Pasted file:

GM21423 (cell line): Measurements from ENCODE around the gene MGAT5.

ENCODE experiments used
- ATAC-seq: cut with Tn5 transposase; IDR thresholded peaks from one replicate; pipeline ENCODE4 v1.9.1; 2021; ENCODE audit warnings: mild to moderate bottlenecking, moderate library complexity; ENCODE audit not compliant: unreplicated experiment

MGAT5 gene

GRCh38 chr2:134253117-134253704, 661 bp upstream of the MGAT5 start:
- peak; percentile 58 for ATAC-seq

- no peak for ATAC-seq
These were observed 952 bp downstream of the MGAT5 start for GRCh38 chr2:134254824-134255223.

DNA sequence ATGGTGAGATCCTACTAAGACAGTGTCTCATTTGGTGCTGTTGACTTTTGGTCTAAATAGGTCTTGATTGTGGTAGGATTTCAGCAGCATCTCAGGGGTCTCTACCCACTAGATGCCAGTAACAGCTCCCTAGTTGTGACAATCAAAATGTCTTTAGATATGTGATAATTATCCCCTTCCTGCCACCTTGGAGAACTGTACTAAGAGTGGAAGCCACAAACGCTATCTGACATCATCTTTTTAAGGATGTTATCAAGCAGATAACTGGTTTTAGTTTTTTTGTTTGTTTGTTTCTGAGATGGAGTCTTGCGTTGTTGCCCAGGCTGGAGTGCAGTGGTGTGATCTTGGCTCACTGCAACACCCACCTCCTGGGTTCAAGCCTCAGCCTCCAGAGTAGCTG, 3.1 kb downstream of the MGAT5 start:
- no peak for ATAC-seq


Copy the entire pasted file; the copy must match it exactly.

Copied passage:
GM21423 (cell line): Measurements from ENCODE around the gene MGAT5.

ENCODE experiments used
- ATAC-seq: cut with Tn5 transposase; IDR thresholded peaks from one replicate; pipeline ENCODE4 v1.9.1; 2021; ENCODE audit warnings: mild to moderate bottlenecking, moderate library complexity; ENCODE audit not compliant: unreplicated experiment

MGAT5 gene

GRCh38 chr2:134253117-134253704, 661 bp upstream of the MGAT5 start:
- peak; percentile 58 for ATAC-seq

- no peak for ATAC-seq
These were observed 952 bp downstream of the MGAT5 start for GRCh38 chr2:134254824-134255223.

DNA sequence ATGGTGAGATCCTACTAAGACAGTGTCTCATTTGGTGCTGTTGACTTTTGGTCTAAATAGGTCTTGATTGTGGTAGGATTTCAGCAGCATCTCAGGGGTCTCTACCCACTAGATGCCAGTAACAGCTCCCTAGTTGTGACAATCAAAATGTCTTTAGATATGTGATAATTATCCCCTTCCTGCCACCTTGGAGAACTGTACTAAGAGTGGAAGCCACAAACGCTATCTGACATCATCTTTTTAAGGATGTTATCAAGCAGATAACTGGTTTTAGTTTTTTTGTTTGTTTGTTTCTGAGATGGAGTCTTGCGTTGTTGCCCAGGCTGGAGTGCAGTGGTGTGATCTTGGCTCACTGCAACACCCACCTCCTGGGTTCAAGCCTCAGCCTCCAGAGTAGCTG, 3.1 kb downstream of the MGAT5 start:
- no peak for ATAC-seq